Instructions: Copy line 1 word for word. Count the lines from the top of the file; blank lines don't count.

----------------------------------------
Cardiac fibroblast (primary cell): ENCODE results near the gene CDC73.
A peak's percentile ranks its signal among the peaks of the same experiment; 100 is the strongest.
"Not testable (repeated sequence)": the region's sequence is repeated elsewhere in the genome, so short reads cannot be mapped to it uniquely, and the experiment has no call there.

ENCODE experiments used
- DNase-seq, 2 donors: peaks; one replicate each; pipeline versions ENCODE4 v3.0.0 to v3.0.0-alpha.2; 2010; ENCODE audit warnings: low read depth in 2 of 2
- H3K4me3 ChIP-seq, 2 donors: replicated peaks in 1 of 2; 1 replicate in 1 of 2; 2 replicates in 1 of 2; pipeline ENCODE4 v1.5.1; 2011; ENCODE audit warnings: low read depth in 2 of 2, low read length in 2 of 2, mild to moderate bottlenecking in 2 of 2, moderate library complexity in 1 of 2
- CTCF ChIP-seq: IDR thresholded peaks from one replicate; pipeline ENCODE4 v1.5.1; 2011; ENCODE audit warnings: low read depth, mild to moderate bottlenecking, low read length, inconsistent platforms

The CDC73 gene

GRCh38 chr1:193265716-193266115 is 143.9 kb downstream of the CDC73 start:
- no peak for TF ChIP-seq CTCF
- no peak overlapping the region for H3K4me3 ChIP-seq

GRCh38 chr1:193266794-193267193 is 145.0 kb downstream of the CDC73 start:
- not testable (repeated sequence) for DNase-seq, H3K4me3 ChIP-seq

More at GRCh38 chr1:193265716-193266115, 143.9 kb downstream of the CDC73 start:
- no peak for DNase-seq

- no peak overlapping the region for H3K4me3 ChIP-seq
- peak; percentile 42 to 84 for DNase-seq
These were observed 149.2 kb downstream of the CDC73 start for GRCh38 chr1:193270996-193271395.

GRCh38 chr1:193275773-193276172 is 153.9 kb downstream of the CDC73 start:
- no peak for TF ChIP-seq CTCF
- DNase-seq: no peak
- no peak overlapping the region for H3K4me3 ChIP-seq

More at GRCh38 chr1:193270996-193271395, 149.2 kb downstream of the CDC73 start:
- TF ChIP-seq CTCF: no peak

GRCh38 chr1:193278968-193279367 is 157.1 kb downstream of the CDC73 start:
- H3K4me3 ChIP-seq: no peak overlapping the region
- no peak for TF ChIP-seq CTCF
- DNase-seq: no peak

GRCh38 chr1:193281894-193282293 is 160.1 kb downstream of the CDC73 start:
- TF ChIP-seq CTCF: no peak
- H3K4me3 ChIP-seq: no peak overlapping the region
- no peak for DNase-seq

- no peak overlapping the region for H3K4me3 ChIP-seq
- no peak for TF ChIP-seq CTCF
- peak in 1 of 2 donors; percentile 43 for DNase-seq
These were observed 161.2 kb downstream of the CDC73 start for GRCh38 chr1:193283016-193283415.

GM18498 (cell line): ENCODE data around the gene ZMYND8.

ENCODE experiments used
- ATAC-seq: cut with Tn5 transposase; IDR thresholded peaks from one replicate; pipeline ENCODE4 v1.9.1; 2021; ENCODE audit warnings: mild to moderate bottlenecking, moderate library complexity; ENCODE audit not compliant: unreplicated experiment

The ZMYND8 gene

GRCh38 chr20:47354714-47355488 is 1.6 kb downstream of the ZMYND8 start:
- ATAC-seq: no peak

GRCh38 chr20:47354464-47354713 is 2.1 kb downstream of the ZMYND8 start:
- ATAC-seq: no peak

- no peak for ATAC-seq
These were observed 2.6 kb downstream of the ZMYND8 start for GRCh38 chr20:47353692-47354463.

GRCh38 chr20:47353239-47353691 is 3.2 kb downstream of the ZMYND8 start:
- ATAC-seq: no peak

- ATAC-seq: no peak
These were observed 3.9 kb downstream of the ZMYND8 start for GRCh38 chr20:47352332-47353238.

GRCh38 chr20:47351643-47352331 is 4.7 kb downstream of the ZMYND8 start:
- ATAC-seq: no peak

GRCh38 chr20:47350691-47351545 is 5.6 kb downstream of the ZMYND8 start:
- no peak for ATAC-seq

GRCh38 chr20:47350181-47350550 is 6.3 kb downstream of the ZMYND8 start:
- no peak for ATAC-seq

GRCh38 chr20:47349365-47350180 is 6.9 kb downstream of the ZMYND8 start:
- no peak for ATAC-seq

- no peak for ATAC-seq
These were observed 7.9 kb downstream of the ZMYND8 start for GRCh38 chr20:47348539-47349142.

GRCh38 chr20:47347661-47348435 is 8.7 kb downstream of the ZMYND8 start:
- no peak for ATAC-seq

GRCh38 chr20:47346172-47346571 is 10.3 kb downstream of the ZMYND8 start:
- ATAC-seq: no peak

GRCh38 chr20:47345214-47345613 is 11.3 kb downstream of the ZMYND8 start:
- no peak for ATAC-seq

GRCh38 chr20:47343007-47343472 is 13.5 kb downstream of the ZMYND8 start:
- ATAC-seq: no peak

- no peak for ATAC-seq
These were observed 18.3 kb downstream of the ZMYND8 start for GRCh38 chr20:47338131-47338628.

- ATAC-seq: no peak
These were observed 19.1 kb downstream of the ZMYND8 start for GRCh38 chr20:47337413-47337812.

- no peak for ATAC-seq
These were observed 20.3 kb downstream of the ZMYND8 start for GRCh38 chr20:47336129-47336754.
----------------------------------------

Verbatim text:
Cardiac fibroblast (primary cell): ENCODE results near the gene CDC73.